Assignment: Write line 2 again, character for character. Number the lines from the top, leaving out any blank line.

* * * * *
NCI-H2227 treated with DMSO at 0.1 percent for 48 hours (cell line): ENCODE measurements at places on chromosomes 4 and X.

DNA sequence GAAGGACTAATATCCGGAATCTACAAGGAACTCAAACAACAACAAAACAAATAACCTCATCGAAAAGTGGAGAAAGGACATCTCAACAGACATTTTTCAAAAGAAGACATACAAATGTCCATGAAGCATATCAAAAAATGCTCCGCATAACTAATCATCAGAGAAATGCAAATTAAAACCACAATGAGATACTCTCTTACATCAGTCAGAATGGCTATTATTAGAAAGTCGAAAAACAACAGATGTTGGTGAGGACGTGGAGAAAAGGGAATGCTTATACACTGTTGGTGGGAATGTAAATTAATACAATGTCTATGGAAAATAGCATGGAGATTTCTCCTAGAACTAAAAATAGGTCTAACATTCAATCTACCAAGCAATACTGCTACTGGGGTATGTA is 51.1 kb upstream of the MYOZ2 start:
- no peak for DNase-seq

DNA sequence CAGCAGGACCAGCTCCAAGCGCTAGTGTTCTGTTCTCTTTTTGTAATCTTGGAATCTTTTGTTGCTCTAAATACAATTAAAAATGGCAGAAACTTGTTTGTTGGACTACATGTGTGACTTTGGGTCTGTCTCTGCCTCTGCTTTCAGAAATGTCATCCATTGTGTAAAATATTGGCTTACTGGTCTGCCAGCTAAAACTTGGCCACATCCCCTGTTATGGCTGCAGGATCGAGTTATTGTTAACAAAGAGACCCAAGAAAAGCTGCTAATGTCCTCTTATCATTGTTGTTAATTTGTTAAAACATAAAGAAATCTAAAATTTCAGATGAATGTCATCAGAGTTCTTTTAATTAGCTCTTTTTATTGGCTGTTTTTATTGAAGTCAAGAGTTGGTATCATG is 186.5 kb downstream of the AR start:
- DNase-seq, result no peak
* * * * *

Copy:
DNA sequence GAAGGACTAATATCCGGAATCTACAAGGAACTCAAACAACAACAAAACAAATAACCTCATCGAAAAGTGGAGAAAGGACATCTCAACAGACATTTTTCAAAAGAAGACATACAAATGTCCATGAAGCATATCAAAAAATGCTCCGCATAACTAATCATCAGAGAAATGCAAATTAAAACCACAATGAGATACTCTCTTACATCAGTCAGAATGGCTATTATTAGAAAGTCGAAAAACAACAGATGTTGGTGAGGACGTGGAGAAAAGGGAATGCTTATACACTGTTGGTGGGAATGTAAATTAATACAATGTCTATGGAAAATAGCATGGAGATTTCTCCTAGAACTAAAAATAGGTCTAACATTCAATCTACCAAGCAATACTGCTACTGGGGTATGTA is 51.1 kb upstream of the MYOZ2 start: